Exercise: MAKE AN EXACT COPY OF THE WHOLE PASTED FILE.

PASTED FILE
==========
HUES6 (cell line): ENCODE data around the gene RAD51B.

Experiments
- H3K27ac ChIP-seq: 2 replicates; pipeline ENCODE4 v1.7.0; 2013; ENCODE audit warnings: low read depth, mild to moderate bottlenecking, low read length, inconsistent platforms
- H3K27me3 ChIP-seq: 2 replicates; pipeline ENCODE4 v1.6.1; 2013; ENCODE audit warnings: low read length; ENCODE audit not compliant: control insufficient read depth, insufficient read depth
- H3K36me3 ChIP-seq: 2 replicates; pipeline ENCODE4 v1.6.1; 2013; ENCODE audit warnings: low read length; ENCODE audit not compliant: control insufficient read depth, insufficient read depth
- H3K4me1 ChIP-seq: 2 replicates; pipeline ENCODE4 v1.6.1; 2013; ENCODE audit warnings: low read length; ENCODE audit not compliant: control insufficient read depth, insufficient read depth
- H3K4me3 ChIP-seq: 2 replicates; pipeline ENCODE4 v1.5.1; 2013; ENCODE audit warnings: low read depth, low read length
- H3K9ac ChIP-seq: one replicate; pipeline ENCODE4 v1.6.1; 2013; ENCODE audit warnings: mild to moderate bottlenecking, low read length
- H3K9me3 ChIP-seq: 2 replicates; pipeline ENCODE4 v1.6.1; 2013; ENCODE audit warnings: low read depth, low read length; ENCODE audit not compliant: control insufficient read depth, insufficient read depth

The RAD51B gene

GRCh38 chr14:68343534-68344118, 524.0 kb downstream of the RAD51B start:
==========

HUES6 (cell line): ENCODE data around the gene RAD51B.

Experiments
- H3K27ac ChIP-seq: 2 replicates; pipeline ENCODE4 v1.7.0; 2013; ENCODE audit warnings: low read depth, mild to moderate bottlenecking, low read length, inconsistent platforms
- H3K27me3 ChIP-seq: 2 replicates; pipeline ENCODE4 v1.6.1; 2013; ENCODE audit warnings: low read length; ENCODE audit not compliant: control insufficient read depth, insufficient read depth
- H3K36me3 ChIP-seq: 2 replicates; pipeline ENCODE4 v1.6.1; 2013; ENCODE audit warnings: low read length; ENCODE audit not compliant: control insufficient read depth, insufficient read depth
- H3K4me1 ChIP-seq: 2 replicates; pipeline ENCODE4 v1.6.1; 2013; ENCODE audit warnings: low read length; ENCODE audit not compliant: control insufficient read depth, insufficient read depth
- H3K4me3 ChIP-seq: 2 replicates; pipeline ENCODE4 v1.5.1; 2013; ENCODE audit warnings: low read depth, low read length
- H3K9ac ChIP-seq: one replicate; pipeline ENCODE4 v1.6.1; 2013; ENCODE audit warnings: mild to moderate bottlenecking, low read length
- H3K9me3 ChIP-seq: 2 replicates; pipeline ENCODE4 v1.6.1; 2013; ENCODE audit warnings: low read depth, low read length; ENCODE audit not compliant: control insufficient read depth, insufficient read depth

The RAD51B gene

GRCh38 chr14:68343534-68344118, 524.0 kb downstream of the RAD51B start: